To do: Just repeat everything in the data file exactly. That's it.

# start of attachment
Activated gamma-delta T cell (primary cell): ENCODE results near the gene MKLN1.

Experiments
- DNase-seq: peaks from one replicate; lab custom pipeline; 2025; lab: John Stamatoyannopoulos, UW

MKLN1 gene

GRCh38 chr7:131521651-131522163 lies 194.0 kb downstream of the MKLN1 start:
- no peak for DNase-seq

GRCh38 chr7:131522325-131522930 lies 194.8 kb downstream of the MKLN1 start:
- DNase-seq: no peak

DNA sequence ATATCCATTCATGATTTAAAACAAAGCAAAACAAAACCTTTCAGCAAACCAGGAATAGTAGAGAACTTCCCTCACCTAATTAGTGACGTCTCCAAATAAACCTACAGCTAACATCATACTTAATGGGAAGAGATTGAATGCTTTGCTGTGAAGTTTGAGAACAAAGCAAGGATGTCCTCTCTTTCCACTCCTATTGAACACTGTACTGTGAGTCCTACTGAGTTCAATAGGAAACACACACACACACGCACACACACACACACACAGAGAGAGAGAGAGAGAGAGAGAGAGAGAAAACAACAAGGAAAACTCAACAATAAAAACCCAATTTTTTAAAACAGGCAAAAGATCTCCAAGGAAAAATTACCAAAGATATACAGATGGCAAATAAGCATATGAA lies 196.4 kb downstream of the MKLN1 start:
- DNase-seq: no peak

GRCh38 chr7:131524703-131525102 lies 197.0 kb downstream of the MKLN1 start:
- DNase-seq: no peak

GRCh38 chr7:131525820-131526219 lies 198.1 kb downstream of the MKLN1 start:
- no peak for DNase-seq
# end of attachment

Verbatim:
Activated gamma-delta T cell (primary cell): ENCODE results near the gene MKLN1.

Experiments
- DNase-seq: peaks from one replicate; lab custom pipeline; 2025; lab: John Stamatoyannopoulos, UW

MKLN1 gene

GRCh38 chr7:131521651-131522163 lies 194.0 kb downstream of the MKLN1 start:
- no peak for DNase-seq

GRCh38 chr7:131522325-131522930 lies 194.8 kb downstream of the MKLN1 start:
- DNase-seq: no peak

DNA sequence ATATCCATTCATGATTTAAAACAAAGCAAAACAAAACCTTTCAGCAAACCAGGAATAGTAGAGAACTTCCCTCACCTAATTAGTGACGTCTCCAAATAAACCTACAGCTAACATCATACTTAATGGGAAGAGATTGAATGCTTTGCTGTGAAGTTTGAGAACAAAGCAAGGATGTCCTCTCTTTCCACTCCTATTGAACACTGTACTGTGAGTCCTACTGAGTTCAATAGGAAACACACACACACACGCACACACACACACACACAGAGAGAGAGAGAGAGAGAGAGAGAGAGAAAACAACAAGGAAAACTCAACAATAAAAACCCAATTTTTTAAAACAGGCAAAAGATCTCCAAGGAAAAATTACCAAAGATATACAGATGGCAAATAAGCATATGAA lies 196.4 kb downstream of the MKLN1 start:
- DNase-seq: no peak

GRCh38 chr7:131524703-131525102 lies 197.0 kb downstream of the MKLN1 start:
- DNase-seq: no peak

GRCh38 chr7:131525820-131526219 lies 198.1 kb downstream of the MKLN1 start:
- no peak for DNase-seq